National Missile Defense

From Academic Kids

Missing image
A payload launch vehicle carrying a prototype exoatmospheric kill vehicle is launched from Meck Island at the Kwajalein Missile Range on Dec. 3, 2001, for an intercept of a ballistic missile target over the central Pacific Ocean.

National Missile Defense (NMD) is a military strategy that has been discussed in the United States since the 1960s. The basic idea is to shield the U.S. against incoming missiles by shooting them down as they approach the country, and its role in nuclear strategy has been a heated topic for several decades. (See also Missile Defense Agency and Anti-ballistic missile.)


History of NMD

In the late 1950s, the Nike-Zeus program investigated the use of Nike nuclear missiles as interceptors against Soviet ICBMs. A Nike warhead would be detonated at high altitudes (over 100 km /60 miles) above the polar regions in the near vicinity of an incoming Soviet missile. While rocket technology offered some hope of a solution, the problem of how to quickly identify and track incoming missiles proved intractable, especially in light of easily envisioned countermeasures such as decoys and chaff. The Nike-Zeus project was cancelled in 1961.

Project Defender

The Nike-Zeus concept of exploding nuclear warheads over the polar regions (or possibly Canada) was hardly appealing. In the 1960s Project Defender and the Ballistic Missile Boost Intercept concept replaced land-launched Nike missiles with missiles to be launched from satellite platforms orbiting directly above the USSR. Instead of nuclear warheads, the BAMBI missiles would deploy huge wire meshes designed to disable Soviet ICBMs in their early launch phase (the "boost phase"). No solution to the problem of how to protect the proposed satellite platforms against attack was found, however, and the program was cancelled in 1968.

The Sentinel Program

In 1967, U.S. Defense Secretary Robert McNamara announced the Sentinel Program which would have a goal of providing a "thin umbrella" of protection against a limited nuclear strike, such as might be launched by Communist China. McNamara recognized, however, that the deployment of even a limited defensive ABM system might well invite a pre-emptive nuclear attack before it could be implemented. This logic (the theory of Mutually Assured Destruction) drove the U.S. and USSR to sign the ABM Treaty of 1972. Under the ABM treaty and a 1974 revision agreed to by the Soviets and Americans, each country was allowed to deploy a single ABM system with only 100 interceptors to protect a single target. The Soviets deployed a system named Galosh, designed to protect Moscow. The U.S. deployed a system called Safeguard to defend ballistic missile sites at Grand Forks Air Force Base, North Dakota, in 1975.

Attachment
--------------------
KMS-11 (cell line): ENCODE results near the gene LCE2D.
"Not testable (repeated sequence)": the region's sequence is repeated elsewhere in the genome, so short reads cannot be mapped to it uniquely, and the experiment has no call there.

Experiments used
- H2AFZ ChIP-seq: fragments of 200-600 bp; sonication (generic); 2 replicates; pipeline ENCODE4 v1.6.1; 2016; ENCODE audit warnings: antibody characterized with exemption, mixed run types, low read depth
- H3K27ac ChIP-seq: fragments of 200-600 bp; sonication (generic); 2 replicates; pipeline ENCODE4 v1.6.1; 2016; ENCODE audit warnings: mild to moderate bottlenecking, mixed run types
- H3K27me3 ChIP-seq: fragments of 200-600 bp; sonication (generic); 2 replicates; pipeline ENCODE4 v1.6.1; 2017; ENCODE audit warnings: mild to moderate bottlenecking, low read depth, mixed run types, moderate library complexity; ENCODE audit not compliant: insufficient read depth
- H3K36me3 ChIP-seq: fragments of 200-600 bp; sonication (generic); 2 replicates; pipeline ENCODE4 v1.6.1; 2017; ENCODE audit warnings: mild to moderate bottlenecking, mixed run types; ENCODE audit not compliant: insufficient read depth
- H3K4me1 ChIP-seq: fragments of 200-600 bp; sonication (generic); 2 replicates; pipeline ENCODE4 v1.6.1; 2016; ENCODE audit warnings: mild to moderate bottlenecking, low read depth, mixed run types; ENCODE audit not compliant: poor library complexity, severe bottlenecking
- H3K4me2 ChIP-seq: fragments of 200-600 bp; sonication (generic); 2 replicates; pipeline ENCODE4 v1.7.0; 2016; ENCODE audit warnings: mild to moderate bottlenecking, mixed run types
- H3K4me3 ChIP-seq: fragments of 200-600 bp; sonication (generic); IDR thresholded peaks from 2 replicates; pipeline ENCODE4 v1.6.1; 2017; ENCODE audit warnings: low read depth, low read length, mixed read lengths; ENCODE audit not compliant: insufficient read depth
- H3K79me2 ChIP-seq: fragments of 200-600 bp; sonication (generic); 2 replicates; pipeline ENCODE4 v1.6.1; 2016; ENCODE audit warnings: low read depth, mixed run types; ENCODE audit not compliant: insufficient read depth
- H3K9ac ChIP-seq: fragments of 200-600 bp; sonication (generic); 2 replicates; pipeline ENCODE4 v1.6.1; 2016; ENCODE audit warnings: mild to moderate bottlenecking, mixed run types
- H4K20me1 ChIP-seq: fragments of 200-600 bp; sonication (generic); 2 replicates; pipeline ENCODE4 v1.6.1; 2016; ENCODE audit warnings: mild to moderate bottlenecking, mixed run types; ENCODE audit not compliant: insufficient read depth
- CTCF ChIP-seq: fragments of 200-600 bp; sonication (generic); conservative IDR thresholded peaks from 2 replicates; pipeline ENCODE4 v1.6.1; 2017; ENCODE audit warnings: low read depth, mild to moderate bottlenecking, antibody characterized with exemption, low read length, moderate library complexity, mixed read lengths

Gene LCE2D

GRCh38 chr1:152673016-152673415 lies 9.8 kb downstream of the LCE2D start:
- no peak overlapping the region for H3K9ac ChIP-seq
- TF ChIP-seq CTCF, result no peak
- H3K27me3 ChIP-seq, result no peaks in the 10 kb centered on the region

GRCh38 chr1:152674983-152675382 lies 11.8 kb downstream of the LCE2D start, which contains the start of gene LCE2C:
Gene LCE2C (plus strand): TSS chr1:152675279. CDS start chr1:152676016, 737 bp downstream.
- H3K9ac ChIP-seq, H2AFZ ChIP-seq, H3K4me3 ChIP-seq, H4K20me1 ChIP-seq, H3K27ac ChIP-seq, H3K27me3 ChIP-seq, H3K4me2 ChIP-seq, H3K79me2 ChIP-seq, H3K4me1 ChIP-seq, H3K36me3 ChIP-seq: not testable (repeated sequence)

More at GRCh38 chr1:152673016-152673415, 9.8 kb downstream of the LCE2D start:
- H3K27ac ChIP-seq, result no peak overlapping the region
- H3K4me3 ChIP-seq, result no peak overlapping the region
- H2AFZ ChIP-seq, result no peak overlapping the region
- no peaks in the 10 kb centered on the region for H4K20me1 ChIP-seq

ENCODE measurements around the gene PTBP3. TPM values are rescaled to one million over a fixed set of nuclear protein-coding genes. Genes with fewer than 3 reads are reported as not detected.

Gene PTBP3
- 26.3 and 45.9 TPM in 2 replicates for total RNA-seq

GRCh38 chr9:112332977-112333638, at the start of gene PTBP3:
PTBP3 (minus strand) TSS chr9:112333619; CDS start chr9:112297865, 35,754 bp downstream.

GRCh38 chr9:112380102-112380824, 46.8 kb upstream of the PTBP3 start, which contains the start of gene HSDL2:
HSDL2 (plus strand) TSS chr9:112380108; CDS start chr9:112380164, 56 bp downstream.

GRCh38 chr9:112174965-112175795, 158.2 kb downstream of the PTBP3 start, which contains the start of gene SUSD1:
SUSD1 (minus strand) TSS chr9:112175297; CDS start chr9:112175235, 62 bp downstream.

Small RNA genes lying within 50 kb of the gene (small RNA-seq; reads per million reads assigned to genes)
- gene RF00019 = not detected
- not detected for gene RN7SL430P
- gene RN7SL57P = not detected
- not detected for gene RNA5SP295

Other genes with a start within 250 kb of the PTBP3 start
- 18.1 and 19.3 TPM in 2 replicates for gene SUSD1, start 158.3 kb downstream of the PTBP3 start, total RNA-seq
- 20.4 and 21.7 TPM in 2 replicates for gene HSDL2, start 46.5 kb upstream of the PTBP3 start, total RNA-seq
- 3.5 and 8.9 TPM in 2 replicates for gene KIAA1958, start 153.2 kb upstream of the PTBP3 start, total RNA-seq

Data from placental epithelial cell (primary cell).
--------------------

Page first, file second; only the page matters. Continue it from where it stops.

Homing Overlay Experiment

Given concerns about the previous programs using nuclear tipped interceptors, in the 1980s the U.S. Army began studies about the feasibility of hit-to-kill vehicles, where an interceptor missile would destroy an incoming ballistic missile just by colliding with it head-on.

The first program, which actually tested a hit-to-kill missile interceptor, was the Army's HOE (Homing Overlay Experiment) which used a Kinetic Kill Vehicle (KKV) . The KKV was equipped with an infrared seeker, guidance electronics and a propulsion system. Once in space, the KKV could extend a folded structure similar to an umbrella skeleton of 4 m (13 ft) diameter to enhance its effective cross section. This device would destroy the ICBM reentry vehicle on collision. After test failures with the first three flight tests, the fourth and final test on 10 June 1984 was successful, intercepting the Minuteman RV with a closing speed of about 6.1 km/s at an altitude of more than 160 km.

The Strategic Defense Initiative

Main article: Strategic Defense Initiative

On March 23, 1983 President Reagan announced a new national missile defense program formally called the Strategic Defense Initiative but soon nicknamed "Star Wars" by detractors. President Reagan's stated goal was not just to protect the U.S. and its allies, but to also provide the completed system to the USSR, thus ending the threat of nuclear war for all parties. A partisan debate ensued in Congress, with Democrats questioning the feasibility and strategic wisdom of such a program, while Republicans talked about its strategic necessity and provided a number of technical experts who argued that it was in fact feasible (including respected Manhattan Project physicist Edward Teller). Advocates of SDI prevailed and funding was initiated in fiscal year 1984. The motivation behind this effort largely collapsed with the fall of the Soviet Union and the end of the Cold War.

Recent developments

In the 1990s and early 21st century, the mission of NMD has changed to the more modest goal of preventing the United States from being subject to nuclear blackmail or nuclear terrorism by a so-called rogue state. The feasibility of this more limited goal remains somewhat controversial. Under President Clinton some testing continued but the project was not given much funding. Some have considered this surprising, in light of Clinton's supportive remarks on 5 September 2000. He said that "such a system, if it worked properly, could give us an extra dimension of insurance in a world where proliferation has complicated the task of preserving peace."